The Selach were a very interesting race for me to work on, largely because I really love the idea of an aquatic species based off an ocean-type homeworld, and also because they’re unlike any other race in Lord of Rigel. I always imagined that an aquatic species would have to overcome greater challenges than humans to reach space, so when they finally did their level of technology would be a little more sophisticated than our own when reaching comparable goals – for example, their equivalent of our own Apollo program might have been done on our current level of technology, relying on much more sophisticated computers than were available for us in 1969.
This carried over to the Selach ship design in a way that made their ships look a little more sophisticated and unrestricted when it came to shape; smooth organic lines came instead of a more crude, industrial look some other species have. The slit engine systems wrapped around a manta-like tail are a good example of a more sophisticated look than, say, the Tharrn’s more classic looking engine design that is somewhat reminiscent of our current rocket engines. The more advanced engine systems would be required to maintain a comparable level of mobility to that of the other race’s ships, given the fact that the Selach water-filled ships would be heavier than equivalent air-breathing specie’s ship class.
The overall styling of Selach ships borrows heavily from the Earth’s marine life, the before mentioned Manta Ray being a big influence.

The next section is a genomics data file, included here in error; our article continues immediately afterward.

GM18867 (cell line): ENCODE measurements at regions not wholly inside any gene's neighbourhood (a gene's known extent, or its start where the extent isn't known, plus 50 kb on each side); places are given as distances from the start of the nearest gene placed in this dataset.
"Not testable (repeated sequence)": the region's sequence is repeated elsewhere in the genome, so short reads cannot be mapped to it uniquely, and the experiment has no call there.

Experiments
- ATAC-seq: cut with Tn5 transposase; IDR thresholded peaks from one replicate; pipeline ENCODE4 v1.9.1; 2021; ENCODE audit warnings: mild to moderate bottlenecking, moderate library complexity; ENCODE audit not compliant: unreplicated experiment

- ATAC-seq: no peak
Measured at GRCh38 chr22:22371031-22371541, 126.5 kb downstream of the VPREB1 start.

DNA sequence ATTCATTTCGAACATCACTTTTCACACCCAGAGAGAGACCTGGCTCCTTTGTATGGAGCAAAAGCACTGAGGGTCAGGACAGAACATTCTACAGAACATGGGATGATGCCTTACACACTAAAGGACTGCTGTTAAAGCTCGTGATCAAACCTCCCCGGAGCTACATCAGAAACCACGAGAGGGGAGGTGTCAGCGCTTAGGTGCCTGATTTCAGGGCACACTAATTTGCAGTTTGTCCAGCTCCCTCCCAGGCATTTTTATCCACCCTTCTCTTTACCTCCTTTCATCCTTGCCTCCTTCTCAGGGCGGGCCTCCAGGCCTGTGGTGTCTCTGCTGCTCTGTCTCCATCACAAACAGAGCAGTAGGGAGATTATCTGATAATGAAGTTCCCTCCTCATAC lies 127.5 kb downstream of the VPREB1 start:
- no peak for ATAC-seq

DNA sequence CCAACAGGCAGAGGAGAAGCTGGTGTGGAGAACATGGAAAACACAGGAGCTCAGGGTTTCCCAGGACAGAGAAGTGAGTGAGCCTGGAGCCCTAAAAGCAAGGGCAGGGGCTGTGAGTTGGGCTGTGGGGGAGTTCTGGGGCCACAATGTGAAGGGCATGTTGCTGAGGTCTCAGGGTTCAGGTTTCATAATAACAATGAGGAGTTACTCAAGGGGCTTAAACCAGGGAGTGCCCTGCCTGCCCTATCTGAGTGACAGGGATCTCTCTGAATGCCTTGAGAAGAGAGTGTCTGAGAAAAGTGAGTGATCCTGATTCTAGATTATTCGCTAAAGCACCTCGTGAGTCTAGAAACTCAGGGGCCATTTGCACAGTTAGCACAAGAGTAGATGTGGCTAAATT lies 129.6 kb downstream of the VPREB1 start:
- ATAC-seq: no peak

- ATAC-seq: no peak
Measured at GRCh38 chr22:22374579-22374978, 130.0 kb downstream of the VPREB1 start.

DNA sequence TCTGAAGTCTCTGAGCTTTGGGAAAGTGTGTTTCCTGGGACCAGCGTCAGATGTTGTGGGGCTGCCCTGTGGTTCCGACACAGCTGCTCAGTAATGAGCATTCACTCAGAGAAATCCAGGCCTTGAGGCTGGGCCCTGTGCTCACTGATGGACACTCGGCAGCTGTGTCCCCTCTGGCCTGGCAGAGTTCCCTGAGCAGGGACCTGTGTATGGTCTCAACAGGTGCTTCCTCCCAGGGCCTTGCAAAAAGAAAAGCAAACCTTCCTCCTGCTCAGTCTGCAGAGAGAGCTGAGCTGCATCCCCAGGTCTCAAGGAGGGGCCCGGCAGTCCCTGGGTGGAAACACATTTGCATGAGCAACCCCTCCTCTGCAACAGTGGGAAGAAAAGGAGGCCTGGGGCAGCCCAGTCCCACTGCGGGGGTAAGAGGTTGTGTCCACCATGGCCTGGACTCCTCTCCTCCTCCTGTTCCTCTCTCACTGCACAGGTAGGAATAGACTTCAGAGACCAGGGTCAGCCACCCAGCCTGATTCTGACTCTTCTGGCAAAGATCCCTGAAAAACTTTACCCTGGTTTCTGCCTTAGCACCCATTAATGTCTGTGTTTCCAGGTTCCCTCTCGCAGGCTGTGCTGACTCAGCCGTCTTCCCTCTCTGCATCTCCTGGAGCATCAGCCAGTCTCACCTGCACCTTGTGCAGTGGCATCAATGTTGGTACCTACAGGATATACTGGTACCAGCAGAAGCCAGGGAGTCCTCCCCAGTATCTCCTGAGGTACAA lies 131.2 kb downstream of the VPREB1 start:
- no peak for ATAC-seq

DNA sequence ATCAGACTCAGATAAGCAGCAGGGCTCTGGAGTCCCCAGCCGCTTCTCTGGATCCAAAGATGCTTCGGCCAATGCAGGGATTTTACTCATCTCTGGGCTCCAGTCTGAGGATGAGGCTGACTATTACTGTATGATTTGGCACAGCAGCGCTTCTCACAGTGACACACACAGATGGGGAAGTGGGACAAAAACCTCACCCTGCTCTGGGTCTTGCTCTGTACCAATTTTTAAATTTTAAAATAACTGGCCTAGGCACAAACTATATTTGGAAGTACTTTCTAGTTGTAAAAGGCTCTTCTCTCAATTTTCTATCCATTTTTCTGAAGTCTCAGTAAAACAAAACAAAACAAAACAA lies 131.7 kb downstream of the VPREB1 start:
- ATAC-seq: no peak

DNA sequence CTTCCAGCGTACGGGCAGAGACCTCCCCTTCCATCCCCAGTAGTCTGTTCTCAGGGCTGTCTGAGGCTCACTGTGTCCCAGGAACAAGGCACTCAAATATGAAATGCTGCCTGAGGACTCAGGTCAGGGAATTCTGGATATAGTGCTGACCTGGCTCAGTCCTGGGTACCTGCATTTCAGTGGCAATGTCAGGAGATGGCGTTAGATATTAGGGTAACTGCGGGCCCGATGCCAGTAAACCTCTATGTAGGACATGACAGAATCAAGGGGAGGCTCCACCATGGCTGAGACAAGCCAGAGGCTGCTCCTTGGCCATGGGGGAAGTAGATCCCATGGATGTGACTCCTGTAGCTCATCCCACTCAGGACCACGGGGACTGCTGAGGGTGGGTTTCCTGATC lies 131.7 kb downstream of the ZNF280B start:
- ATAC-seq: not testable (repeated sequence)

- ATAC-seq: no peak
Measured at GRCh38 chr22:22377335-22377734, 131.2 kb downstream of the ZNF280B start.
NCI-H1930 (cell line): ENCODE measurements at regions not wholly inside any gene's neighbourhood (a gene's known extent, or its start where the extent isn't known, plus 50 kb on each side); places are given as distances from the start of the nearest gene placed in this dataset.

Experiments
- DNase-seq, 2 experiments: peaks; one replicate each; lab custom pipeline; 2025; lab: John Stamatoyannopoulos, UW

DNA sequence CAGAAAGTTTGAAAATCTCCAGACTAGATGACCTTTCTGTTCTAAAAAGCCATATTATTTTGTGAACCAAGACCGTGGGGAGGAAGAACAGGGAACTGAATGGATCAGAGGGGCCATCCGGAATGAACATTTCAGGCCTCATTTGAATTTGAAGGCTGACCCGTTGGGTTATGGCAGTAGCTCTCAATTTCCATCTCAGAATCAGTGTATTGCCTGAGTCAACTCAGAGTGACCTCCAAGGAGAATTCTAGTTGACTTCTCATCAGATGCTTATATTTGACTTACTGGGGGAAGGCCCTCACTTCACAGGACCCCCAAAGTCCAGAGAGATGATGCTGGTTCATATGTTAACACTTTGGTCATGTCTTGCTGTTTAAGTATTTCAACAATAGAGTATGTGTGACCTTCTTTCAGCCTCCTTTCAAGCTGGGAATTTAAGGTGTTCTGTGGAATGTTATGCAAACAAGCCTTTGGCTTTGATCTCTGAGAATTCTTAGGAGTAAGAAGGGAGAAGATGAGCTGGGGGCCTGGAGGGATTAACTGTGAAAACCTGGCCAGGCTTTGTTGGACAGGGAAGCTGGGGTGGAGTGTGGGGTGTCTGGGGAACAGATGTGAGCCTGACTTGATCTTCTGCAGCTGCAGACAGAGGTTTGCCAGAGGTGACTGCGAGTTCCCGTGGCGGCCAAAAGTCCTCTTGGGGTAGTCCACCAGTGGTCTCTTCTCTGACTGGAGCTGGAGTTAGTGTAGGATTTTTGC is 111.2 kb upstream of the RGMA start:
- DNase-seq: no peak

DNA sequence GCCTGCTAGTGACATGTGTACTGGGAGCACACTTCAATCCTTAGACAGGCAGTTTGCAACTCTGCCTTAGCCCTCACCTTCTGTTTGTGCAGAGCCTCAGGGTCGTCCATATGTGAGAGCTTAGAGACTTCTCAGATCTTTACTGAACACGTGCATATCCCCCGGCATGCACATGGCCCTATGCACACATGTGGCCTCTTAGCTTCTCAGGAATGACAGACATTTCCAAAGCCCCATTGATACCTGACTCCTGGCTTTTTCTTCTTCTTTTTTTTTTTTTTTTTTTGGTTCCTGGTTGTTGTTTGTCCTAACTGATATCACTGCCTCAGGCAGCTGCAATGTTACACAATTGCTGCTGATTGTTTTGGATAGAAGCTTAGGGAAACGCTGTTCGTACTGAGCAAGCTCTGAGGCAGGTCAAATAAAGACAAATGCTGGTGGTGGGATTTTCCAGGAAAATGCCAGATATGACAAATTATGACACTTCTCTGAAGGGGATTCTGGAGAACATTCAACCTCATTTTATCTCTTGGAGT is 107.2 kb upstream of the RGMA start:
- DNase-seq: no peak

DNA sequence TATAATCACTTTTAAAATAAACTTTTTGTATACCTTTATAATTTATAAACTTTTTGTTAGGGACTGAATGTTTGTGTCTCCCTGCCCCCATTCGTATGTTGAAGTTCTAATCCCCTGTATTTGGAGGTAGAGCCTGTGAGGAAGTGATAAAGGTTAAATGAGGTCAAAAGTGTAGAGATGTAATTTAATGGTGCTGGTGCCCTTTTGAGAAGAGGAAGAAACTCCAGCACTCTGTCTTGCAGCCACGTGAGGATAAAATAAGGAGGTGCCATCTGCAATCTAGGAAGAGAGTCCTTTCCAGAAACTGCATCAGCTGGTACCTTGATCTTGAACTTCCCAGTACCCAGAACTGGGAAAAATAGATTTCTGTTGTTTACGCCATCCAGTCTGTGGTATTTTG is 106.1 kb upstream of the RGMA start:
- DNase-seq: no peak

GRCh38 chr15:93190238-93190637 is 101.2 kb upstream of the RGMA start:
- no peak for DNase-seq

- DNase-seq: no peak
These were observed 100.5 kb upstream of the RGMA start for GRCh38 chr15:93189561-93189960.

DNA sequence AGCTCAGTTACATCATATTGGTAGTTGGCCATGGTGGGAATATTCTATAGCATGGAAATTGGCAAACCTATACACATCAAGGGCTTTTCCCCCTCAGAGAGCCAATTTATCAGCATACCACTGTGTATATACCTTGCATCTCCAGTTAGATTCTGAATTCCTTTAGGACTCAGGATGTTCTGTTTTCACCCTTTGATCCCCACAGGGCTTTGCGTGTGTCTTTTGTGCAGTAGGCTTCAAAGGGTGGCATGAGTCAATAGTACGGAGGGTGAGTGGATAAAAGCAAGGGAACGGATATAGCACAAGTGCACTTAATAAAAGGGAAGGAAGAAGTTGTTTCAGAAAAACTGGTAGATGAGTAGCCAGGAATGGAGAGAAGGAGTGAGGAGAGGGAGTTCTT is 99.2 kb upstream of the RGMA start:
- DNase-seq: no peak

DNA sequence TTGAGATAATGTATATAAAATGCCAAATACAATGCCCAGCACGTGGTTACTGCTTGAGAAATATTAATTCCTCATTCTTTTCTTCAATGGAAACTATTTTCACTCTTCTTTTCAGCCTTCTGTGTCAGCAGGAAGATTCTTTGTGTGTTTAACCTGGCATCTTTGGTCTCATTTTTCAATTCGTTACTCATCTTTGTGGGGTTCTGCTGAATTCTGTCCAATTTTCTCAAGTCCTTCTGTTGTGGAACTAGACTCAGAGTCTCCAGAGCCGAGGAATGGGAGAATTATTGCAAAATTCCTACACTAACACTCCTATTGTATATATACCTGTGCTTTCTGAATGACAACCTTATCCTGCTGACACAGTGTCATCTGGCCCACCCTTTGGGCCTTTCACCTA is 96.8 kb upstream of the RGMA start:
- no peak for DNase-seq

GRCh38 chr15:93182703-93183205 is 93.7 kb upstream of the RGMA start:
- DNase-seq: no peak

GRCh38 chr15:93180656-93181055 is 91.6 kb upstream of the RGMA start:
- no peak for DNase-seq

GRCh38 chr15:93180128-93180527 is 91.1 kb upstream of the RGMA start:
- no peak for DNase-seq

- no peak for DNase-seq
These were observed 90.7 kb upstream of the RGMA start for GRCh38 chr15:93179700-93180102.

The color palette is mostly comprised of shades of blue, mixed with some light purple on the tails, with hull panels following a more organic pattern. Instead of using hull markings, such as stripes or logos, the hulls are adorned with a light pattern that was inspired by the caustic effect that we can see underwater when closer to the surface, further reinforcing the aquatic look.
Unlike other species, Selach ships do not have decks, their interiors rather being comprised of large interconnected cavernous spaces filled with liquid water of the same composition as found on the Selach home world. For this reason, Selach ships do not have windows like the other species do; instead of lines of windows arranged in a deck-by-deck pattern, these vessels house larger fish tank like transparent domes through which the crew can look outside.
This no-deck interior arrangement is especially noticeable on their space stations, built around large spherical structures that contain all the water needed to sustain it’s aquatic occupants. Larger Selach ships have hangar bays used to launch and retrieve small fighter craft; these bays were designed to look a bit like underwater caverns; with the shape and the blue lighting, docking inside one of these would probably look to a member of a terrestrial species as if they were being swallowed by a giant space whale.
This race is definitely one of my favorites, so I hope you enjoy their design as well as playing them when Lord of Rigel is released!